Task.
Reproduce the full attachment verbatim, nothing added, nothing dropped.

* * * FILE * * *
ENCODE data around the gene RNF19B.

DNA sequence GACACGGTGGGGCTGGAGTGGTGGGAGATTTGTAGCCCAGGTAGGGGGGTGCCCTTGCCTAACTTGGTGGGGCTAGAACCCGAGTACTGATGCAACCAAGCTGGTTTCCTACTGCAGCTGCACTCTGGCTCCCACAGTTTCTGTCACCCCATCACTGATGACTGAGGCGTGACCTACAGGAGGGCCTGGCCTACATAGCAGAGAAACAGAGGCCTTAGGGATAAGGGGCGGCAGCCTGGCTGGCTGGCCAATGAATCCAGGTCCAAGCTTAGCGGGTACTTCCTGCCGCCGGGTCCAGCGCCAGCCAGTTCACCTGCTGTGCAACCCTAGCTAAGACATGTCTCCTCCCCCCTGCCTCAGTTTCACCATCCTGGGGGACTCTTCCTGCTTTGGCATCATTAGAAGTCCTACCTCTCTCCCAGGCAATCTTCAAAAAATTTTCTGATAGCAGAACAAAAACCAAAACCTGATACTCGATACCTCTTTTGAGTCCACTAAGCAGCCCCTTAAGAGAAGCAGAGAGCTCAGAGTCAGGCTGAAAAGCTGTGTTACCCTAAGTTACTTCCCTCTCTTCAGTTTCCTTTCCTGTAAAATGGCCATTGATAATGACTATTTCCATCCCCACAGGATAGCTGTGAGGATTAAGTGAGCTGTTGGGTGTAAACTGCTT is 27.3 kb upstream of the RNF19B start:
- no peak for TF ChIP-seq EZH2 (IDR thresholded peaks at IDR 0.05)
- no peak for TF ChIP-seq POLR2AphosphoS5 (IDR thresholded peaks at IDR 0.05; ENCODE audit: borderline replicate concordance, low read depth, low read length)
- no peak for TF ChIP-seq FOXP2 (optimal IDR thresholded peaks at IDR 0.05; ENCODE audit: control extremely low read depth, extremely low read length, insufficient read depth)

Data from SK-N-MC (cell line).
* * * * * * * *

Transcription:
ENCODE data around the gene RNF19B.

DNA sequence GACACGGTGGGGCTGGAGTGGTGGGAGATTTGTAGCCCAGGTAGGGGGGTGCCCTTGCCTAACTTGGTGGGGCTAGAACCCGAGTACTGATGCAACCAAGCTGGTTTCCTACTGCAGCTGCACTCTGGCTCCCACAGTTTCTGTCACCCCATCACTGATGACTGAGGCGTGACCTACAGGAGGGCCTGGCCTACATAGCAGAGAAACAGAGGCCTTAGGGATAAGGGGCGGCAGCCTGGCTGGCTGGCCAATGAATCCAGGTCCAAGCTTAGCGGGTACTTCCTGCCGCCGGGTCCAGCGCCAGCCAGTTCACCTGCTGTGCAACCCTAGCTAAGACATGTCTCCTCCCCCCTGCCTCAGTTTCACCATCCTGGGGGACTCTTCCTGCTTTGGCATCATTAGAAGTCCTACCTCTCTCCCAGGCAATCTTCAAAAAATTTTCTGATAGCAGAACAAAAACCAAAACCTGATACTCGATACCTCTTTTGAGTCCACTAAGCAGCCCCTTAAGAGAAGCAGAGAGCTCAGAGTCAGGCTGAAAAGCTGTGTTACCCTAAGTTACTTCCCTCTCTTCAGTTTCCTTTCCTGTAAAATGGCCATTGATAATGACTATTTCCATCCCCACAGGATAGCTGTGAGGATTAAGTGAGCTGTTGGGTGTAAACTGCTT is 27.3 kb upstream of the RNF19B start:
- no peak for TF ChIP-seq EZH2 (IDR thresholded peaks at IDR 0.05)
- no peak for TF ChIP-seq POLR2AphosphoS5 (IDR thresholded peaks at IDR 0.05; ENCODE audit: borderline replicate concordance, low read depth, low read length)
- no peak for TF ChIP-seq FOXP2 (optimal IDR thresholded peaks at IDR 0.05; ENCODE audit: control extremely low read depth, extremely low read length, insufficient read depth)

Data from SK-N-MC (cell line).